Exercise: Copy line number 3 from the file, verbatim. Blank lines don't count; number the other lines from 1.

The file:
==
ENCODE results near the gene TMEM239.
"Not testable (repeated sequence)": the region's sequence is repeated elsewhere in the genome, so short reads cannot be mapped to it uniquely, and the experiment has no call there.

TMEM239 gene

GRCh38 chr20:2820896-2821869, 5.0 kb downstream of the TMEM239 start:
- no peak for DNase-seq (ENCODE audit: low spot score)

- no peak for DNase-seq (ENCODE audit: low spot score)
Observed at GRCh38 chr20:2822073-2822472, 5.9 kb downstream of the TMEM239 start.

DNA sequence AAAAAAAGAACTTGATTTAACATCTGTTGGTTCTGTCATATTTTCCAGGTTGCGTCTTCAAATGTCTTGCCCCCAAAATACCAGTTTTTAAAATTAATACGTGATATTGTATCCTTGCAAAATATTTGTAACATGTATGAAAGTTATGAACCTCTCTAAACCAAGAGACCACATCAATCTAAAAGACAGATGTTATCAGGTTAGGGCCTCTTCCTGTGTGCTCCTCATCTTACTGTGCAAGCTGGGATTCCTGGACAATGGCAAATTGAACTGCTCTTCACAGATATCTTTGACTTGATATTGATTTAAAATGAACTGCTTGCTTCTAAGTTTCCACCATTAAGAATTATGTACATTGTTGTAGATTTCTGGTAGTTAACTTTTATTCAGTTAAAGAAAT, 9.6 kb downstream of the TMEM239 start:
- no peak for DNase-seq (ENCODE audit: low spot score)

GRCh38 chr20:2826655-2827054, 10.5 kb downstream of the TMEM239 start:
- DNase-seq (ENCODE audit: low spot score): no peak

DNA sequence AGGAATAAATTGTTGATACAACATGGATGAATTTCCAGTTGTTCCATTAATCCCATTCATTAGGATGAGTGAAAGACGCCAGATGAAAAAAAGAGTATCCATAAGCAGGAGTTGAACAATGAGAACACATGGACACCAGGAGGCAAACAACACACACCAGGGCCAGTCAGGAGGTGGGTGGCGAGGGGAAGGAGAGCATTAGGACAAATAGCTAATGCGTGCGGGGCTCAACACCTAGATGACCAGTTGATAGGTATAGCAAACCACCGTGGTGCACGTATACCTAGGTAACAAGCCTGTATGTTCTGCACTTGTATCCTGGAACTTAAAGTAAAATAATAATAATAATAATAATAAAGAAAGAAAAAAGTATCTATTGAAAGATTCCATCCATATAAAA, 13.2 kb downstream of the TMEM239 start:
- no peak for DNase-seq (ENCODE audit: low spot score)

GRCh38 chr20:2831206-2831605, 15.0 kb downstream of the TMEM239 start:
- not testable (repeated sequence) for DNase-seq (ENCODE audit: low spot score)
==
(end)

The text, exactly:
TMEM239 gene